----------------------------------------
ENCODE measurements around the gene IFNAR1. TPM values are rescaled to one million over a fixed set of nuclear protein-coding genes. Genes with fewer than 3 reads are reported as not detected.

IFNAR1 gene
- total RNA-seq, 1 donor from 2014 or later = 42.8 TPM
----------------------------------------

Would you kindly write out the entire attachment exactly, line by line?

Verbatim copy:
ENCODE measurements around the gene IFNAR1. TPM values are rescaled to one million over a fixed set of nuclear protein-coding genes. Genes with fewer than 3 reads are reported as not detected.

IFNAR1 gene
- total RNA-seq, 1 donor from 2014 or later = 42.8 TPM